The Arizona Republic
By ANDREW BAGNATO
The Arizona Republic
PHOENIX – As the Bowl Championship Series wrapped up its annual meetings yesterday, officials winced at the thought of what problems might loom for major-college football’s controversial national title scheme.
“We joke about it a little bit in terms of ‘What can go wrong next?’ ” Western Athletic Conference commissioner Karl Benson said.
The main problem with the BCS is that it often spends the spring fixing problems that arose the previous fall. Such was the case again during this week’s meetings at the Royal Palms Resort and Spa as the BCS decided it would rather tinker with its controversial standings formula than overhaul it.
Last year, Auburn was the odd team out among three unbeatens while Texas grabbed an at-large berth in the Rose Bowl over California when some voters changed their last ballots. In part because of the resulting firestorm, the AP demanded that its poll be removed from the equation. After debate here this week, BCS officials decided to find a replacement for the AP poll, which comprised one-third of the three-pronged equation, along with the coaches poll and a computer average.
All signs point to a replacement poll to be administered by the National Football Foundation. It would consist of former coaches, players and athletic directors and perhaps even a few media members – so long as they’re willing to take the heat that comes with revealing their ballots at year’s end.
“We’re going to have to take a look at the component parts of such a poll,” BCS coordinator Kevin Weiberg said. “Part of that would be who would vote.”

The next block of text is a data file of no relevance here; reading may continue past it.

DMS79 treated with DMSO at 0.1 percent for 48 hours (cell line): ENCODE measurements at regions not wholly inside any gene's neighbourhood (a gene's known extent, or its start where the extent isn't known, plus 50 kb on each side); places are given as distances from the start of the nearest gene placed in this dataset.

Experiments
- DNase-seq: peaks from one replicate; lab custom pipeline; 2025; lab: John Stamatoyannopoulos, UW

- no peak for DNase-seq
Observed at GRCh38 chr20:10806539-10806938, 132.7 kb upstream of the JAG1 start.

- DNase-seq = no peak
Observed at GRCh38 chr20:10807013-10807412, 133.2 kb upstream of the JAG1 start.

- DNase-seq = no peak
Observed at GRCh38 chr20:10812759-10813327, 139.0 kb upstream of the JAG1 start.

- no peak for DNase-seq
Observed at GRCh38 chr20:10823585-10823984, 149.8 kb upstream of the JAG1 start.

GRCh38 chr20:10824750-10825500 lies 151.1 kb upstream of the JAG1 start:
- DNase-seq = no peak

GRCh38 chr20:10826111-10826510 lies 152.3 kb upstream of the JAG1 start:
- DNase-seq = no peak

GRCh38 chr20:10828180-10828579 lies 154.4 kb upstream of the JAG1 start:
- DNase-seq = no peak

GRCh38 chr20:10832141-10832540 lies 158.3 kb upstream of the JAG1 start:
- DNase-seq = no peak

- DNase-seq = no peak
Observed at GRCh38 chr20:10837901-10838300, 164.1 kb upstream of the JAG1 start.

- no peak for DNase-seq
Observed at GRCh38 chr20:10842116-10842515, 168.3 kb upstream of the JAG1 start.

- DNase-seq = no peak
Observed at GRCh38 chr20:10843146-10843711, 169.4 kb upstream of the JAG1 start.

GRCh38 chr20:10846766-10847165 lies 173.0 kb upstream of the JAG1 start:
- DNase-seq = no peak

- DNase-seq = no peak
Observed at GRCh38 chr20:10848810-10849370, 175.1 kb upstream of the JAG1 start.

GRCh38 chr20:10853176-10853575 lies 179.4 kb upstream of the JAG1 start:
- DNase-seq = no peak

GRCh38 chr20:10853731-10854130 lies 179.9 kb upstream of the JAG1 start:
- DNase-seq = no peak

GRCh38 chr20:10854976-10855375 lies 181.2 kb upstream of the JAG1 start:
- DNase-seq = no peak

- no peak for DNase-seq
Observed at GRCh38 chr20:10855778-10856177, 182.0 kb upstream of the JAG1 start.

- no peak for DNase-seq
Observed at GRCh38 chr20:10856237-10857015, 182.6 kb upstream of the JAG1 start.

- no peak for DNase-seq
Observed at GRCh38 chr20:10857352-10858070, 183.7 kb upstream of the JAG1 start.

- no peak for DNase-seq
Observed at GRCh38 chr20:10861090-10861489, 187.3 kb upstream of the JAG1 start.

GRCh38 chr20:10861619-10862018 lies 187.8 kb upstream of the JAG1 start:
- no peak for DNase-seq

The BCS has asked the coaches to consider revealing their final regular-season ballots, and the coaches seem willing to comply. The BCS standings are used to set the pairing in the BCS title game and to determine access for non-aligned conferences.
Following the 2006 season, when a new national title game will debut in the Glendale stadium one week after the Tostitos Fiesta Bowl, the BCS will add two at-large spots. More bids means improved access for the BCS outsiders. But it also means that the six BCS conferences – the Pacific-10, Big Ten, Big 12, Southeastern, Big East and Atlantic Coast – will be able to protect, and perhaps even improve, their revenue.
When Utah, a member of the non-BCS Mountain West, qualified for the Fiesta last year, it did so at the expense of California, which finished one rung higher than the Utes.
Under the new scheme, California would be in and the Pac-10 would draw an additional slice of a total pie estimated at some $150 million.